Bulgarian Dairy Producer and Distributor Fined for Unfair Competition
Bulgaria’s Commission for Protection of Competition (CPC) has recently fined two Bulgarian companies, a dairy producer and a dairy distributor, for unfair competition.
The Bulgarian dairy producer Elvi, which has been producing yoghurt under the trademark of Bojentzi since 2005, initiated the proceedings.
Elvi applied for the Bojentzi trademark registration before the Bulgarian PTO in 2005, but was not granted the registration until March 2012. Namely, in June 2007, the Bulgarian PTO refused the registration of the mark on absolute grounds as the mark contained the name of the architectural and historical reserve Bojentzi, central northern Bulgaria. After several legal proceedings, the Ministry of Culture allowed Elvi to use the name Bojentzi, and Elvi and the Bulgarian PTO finally settled the case in March 2012.
In the meantime, a local dairy distributor Germa-95, which was distributing Elvi’s products in the period 2008 – 2011, applied for the Bojentzi trademark registration in 2009 before both the Bulgarian PTO and the Ministry of Culture. The Bulgarian PTO refused Germa-95’s trademark application, but in 2011 the Ministry of Culture allowed the dairy distributor to register Bojentzi as a trademark.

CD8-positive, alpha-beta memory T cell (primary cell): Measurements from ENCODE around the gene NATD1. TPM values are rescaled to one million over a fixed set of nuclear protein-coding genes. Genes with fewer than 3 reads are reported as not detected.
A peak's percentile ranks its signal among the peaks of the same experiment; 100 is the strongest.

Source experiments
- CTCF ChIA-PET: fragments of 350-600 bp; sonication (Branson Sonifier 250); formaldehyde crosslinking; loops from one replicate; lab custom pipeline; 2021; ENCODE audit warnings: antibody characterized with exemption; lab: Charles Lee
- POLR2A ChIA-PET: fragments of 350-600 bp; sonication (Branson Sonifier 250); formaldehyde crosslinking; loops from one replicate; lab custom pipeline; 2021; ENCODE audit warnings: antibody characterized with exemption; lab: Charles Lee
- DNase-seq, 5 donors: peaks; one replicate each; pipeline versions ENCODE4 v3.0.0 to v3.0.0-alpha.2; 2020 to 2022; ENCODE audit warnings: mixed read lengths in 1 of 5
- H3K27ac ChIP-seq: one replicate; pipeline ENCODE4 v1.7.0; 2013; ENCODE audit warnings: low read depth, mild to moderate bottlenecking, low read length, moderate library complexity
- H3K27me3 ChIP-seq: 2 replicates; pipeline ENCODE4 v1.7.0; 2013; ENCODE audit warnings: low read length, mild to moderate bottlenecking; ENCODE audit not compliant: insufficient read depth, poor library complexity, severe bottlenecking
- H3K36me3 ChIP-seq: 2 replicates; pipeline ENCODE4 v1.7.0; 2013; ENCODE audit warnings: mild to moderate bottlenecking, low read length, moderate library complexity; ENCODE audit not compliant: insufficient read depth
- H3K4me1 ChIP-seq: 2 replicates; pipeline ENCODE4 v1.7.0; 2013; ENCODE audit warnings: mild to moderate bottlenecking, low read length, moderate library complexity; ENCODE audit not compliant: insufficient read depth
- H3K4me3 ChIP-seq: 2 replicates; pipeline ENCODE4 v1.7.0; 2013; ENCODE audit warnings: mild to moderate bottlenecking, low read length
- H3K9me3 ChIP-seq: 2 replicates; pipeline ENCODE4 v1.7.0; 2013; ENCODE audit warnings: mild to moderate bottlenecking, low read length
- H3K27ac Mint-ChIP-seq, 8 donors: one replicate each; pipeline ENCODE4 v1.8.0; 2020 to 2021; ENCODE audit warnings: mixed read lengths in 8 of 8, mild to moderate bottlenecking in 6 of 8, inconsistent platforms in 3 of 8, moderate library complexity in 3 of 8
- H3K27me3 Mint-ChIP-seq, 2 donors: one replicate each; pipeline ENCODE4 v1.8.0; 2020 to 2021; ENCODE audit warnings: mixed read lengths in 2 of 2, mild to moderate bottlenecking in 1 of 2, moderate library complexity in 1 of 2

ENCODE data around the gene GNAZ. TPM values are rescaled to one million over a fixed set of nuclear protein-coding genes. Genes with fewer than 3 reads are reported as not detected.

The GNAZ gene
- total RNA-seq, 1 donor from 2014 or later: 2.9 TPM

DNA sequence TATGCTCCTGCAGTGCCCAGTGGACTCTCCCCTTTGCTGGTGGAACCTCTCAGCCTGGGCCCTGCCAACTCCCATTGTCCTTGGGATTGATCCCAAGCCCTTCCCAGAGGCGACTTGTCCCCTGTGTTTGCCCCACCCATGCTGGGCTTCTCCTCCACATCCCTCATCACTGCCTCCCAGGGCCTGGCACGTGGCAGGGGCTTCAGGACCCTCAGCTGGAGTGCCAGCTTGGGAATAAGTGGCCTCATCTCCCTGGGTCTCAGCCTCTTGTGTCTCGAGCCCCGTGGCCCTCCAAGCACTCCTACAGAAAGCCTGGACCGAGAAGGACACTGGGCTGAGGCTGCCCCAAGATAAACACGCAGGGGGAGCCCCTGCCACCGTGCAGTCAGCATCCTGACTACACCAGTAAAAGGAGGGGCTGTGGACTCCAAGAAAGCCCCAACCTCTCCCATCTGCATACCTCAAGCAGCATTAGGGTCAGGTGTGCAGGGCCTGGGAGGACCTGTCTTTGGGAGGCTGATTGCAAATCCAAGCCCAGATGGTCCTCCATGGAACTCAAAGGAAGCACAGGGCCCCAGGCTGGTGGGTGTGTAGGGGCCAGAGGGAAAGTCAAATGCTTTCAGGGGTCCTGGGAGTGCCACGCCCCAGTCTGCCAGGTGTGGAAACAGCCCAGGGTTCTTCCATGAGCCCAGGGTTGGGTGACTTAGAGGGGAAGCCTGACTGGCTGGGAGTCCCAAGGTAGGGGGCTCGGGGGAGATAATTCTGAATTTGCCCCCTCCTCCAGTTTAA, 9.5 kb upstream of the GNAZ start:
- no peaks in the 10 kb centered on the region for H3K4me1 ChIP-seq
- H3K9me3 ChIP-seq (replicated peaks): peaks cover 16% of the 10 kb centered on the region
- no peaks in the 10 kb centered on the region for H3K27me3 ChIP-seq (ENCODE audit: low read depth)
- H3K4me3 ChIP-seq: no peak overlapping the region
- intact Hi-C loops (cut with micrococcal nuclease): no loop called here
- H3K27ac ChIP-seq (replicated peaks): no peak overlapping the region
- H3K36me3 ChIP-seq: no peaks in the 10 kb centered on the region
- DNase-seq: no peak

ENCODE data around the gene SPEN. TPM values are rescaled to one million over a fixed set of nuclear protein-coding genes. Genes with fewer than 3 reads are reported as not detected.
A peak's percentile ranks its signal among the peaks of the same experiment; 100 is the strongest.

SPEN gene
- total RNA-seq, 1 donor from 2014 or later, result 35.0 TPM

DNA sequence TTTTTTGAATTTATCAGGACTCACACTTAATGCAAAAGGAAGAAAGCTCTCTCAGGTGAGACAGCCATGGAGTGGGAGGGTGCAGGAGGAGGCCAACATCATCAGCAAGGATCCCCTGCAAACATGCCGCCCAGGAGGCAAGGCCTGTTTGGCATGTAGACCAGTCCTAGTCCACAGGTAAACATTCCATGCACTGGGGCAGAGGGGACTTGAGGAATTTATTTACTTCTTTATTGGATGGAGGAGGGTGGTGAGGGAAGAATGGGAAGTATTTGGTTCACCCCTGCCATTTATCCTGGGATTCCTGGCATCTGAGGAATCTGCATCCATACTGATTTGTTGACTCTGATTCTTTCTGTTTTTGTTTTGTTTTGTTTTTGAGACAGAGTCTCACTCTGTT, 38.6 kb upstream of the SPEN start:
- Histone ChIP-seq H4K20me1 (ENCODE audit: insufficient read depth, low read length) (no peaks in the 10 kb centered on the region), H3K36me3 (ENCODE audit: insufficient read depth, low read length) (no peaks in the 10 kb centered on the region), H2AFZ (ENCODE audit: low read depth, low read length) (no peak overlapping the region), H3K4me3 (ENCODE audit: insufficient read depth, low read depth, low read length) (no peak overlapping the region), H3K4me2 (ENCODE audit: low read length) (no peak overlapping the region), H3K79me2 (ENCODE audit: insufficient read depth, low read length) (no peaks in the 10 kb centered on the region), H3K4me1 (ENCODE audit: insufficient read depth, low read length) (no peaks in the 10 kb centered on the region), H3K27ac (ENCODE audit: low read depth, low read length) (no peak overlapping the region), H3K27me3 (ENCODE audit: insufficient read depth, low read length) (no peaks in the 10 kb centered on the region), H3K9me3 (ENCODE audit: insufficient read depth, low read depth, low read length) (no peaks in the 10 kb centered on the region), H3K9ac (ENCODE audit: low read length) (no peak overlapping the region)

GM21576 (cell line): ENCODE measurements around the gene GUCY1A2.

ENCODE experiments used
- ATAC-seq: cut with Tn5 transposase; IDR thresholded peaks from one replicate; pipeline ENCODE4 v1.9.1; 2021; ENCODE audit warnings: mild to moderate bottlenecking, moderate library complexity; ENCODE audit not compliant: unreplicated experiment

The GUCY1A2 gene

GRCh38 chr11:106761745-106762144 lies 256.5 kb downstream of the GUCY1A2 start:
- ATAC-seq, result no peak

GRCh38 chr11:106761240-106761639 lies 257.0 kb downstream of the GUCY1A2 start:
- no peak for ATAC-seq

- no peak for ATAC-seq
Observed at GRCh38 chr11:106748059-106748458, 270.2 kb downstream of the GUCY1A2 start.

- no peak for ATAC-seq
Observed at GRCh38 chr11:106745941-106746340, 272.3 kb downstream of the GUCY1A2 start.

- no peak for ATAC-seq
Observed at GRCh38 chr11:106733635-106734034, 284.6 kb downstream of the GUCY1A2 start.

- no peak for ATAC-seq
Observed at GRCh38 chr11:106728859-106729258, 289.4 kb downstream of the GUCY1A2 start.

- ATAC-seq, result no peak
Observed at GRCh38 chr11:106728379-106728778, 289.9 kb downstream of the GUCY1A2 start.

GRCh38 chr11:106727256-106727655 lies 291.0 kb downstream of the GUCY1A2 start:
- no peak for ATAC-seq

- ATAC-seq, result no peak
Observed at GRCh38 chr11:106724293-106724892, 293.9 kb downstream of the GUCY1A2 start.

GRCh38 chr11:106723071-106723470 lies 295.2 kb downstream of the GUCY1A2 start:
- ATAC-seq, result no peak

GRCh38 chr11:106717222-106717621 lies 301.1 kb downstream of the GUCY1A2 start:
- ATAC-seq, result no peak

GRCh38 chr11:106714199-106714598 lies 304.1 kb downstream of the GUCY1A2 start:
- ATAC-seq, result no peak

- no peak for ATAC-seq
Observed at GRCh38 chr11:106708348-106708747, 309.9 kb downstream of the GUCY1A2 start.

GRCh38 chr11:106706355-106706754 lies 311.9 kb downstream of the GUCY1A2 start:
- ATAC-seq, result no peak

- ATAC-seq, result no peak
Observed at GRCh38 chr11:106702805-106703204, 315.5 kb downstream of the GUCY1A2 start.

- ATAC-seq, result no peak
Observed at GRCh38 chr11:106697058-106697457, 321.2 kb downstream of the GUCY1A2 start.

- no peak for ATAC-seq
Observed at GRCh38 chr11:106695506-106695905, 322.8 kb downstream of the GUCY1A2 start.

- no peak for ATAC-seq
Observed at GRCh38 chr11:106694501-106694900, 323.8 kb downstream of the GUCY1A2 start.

In September 2011, in collaboration with another dairy producer Czech-99, Germa-95 started distributing dairy products Bojentzi (right), which resembled the trademark and the overall appearance of the yoghurt Bojentzi produced by Elvi (left).
Moreover, once Germa-95 received BPO’s refusal for the registration of the trademark, the company sent letters to various Elvi’s clients advising them to stop selling Elvi’s yoghurt Bojentzi. Germa-95’s actions led to the termination of several agreements Elvi had made with the local distributors.
The CPC ruled in favor of Elvi noting that the similarity between Elvi and Germa-95’s products was sufficient to mislead consumers and undermine the brand’s distinctiveness. Consequently, the CPC ordered that Germa-95 immediately stop using the confusingly similar trademark and imposed a EUR 250,000 (USD 320,000) fine on Germa-95 and a EUR 50,000 (USD 64,000) fine on Czech-99.
The owner of Germa-95 claims that his company has filed a cancellation request against Elvi’s mark. Germa-95 is also trying to register the yoghurt package as an industrial design and Elvi is opposing this registration before the Bulgarian PTO.
Author: Petia Petrova
For more information, please contact Petia Petrova at our Bulgaria office.
Source: Capital, a Bulgarian weekly newspaper
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